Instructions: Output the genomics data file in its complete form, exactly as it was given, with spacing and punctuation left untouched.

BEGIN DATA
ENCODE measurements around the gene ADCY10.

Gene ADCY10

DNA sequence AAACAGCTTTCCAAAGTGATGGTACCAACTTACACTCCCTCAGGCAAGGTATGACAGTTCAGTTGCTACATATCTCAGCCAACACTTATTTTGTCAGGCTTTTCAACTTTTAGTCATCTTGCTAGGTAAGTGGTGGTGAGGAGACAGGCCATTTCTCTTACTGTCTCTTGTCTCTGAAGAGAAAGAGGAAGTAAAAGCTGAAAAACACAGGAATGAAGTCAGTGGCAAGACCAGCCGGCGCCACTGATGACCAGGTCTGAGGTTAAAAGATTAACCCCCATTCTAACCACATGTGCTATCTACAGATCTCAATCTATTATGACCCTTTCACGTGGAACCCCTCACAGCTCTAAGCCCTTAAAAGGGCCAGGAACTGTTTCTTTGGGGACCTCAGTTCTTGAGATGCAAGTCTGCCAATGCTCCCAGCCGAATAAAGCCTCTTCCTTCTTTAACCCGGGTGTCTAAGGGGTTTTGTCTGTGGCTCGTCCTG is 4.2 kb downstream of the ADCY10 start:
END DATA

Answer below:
ENCODE measurements around the gene ADCY10.

Gene ADCY10

DNA sequence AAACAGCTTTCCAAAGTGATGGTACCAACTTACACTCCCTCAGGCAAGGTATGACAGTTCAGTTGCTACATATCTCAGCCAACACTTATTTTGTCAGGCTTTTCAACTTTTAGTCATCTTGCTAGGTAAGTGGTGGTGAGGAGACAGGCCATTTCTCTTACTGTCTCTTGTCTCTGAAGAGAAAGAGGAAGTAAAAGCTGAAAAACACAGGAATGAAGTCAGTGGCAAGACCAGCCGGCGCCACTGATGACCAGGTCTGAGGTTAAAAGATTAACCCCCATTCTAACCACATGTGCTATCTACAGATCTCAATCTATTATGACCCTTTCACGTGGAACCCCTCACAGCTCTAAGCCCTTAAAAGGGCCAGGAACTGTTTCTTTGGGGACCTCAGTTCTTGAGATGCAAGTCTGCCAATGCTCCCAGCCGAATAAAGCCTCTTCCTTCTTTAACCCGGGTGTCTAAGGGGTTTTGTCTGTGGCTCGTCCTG is 4.2 kb downstream of the ADCY10 start: